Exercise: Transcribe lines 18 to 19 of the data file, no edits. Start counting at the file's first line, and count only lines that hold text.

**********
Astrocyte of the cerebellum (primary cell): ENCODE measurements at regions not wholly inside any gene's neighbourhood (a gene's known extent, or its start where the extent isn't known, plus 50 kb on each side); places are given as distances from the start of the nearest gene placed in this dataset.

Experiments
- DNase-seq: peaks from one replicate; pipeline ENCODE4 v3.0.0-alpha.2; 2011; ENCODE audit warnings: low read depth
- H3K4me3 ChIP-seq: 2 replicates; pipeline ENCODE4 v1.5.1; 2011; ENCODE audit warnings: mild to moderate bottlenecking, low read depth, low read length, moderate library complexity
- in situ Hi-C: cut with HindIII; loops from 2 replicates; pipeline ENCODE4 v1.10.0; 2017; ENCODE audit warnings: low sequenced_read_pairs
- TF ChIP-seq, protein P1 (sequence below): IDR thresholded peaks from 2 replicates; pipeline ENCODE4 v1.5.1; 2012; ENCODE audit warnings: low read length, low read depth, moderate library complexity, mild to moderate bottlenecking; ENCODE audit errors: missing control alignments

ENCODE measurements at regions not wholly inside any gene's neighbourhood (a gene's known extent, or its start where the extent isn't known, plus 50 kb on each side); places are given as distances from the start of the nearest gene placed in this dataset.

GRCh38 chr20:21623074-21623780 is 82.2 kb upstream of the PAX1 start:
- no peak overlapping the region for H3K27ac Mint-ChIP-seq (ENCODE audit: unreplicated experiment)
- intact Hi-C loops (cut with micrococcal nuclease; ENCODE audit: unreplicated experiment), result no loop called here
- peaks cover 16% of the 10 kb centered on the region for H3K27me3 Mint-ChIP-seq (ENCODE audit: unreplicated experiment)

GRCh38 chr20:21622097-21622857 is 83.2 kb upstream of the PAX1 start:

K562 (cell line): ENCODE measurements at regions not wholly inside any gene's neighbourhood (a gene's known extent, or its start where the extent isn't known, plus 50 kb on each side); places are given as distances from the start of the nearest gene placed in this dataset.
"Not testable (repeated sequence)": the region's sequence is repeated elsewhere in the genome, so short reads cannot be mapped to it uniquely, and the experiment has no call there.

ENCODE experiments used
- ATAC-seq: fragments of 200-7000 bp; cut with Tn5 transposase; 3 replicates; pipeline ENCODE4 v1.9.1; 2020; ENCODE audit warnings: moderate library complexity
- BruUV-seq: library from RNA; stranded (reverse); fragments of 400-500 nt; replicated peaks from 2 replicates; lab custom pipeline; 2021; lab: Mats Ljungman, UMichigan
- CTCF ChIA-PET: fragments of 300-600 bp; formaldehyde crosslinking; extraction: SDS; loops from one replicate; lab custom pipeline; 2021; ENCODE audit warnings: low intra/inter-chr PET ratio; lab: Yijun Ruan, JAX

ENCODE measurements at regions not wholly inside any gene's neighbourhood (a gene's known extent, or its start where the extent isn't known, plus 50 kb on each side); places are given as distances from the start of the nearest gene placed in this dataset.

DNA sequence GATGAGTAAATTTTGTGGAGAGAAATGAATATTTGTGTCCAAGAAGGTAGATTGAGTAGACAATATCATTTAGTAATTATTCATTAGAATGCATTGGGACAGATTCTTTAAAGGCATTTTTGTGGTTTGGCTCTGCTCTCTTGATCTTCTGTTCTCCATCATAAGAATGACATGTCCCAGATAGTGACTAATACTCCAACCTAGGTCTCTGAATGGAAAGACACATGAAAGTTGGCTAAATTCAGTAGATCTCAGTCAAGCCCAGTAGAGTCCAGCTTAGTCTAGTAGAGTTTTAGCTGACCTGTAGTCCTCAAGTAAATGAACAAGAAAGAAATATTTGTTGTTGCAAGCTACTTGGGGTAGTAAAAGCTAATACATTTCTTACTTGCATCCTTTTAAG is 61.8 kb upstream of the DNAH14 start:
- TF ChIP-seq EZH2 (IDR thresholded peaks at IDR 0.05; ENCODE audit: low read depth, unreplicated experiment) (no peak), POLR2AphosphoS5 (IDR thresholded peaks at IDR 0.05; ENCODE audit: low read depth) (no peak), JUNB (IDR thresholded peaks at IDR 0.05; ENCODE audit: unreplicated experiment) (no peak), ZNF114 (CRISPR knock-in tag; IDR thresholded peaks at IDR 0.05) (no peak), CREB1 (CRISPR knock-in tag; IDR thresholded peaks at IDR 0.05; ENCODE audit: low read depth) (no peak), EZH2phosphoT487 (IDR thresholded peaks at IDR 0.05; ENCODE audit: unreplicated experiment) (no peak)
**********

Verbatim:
- CTCF ChIA-PET: fragments of 300-600 bp; formaldehyde crosslinking; extraction: SDS; loops from one replicate; lab custom pipeline; 2021; ENCODE audit warnings: low intra/inter-chr PET ratio; lab: Yijun Ruan, JAX

ENCODE measurements at regions not wholly inside any gene's neighbourhood (a gene's known extent, or its start where the extent isn't known, plus 50 kb on each side); places are given as distances from the start of the nearest gene placed in this dataset.